Lifelong Lotto player Billy Moroney thought his lucky day had finally arrived when he arrived at Tesco New Ross to claim his winnings, but the computer read out suggested his ticket was another flop.
Billy saw the numbers and knew he was on to a winner when he arrived at the counter, but was stunned when informed that the numbers didn't add up to anything, monetarily speaking.
'I have been playing the same numbers all of my life. I went into Tesco with two tickets and she handed them back and said there wasn't a winner,' Billy said.
'She had two slips that were supposed to belong to the tickets. She checked again and I had win ... the total sum was a fiver.'
Billy told the woman it was a serious matter.
'The system is supposed to be foolproof and trustworthy. I rang the National Lottery and got a very bad reception. The lady I was talking to ended up hanging up on me. I got a phone call back the next day apologising for the way I was treated. They didn't accept that their machine made a mistake.'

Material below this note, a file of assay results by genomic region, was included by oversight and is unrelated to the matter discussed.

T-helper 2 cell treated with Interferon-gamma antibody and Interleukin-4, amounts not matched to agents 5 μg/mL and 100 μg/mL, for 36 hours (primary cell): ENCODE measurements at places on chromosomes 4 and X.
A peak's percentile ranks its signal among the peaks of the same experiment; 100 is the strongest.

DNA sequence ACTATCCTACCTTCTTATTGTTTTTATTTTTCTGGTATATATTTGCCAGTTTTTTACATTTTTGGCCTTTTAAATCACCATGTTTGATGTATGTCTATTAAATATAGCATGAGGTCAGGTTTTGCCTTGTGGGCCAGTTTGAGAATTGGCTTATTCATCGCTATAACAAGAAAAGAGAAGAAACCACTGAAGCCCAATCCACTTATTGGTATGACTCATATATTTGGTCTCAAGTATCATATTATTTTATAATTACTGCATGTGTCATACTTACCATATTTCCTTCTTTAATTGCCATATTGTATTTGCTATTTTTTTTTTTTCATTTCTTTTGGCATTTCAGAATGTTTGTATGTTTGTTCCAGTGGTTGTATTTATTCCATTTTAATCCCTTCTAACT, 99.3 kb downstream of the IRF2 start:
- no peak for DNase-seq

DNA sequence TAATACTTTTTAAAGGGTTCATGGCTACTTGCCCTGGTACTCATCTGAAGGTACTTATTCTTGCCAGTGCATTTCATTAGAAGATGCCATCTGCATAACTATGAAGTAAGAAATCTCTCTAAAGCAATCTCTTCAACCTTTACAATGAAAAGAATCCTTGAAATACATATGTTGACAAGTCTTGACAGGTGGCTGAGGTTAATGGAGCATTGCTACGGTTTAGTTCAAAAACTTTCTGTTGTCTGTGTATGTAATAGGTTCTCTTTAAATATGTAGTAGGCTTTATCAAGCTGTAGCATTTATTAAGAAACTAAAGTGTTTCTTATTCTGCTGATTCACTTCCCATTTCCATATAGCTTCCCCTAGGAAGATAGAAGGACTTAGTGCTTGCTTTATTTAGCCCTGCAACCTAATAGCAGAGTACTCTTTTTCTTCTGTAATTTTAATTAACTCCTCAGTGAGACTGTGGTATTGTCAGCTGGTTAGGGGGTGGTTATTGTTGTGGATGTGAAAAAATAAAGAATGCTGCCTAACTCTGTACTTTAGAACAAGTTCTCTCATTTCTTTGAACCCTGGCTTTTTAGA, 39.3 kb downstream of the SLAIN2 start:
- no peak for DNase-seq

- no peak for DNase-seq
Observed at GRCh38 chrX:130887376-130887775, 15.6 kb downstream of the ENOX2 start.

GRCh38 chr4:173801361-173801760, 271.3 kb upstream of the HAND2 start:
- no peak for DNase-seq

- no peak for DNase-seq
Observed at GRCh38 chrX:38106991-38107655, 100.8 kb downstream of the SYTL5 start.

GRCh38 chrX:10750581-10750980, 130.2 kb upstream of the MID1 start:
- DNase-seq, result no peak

Undeterred, Billy quizzed the spokesperson about any previous similar incidences and was informed there had been.
'They said it was human error and Tesco said the same thing.'
When it was suggested to Billy that the same ticket was scanned twice, he disagreed. 'I was watching it (the machine) closely in anticipation of a few shillings coming to me. They said if the ticket moves while the machine is reading it it can give out a double reading with two results. The moral of the story is to check your Lotto ticket a lot more carefully. I hand it in and if it's not a winner I throw it in the bin. It's just that I happened to see the numbers this time. The system is more fallible than people think. There are large prizes that go unclaimed, as happened here in Co Wexford. What happens is some of these were incorrect readings. In my case it could have been €500 or €5,000.'
New Ross Standard